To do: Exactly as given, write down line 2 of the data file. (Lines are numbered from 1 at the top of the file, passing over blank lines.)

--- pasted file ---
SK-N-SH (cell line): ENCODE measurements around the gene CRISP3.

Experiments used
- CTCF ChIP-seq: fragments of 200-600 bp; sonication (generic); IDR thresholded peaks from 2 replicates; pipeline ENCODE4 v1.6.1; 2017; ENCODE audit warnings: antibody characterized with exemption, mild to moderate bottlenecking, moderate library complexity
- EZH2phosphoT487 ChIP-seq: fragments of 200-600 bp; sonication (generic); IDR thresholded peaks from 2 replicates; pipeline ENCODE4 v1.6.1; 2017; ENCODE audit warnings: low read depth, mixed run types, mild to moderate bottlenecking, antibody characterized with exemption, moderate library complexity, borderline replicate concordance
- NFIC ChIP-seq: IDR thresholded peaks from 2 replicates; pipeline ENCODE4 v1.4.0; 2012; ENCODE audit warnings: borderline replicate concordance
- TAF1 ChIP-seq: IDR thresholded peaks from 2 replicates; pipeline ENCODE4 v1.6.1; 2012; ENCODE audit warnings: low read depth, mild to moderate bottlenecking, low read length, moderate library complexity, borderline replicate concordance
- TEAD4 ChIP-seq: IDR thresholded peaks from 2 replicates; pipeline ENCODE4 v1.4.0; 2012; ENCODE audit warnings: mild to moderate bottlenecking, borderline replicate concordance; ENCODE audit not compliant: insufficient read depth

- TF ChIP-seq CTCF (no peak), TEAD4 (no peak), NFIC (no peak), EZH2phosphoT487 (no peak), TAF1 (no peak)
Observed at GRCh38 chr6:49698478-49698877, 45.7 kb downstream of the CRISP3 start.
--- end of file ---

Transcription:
Experiments used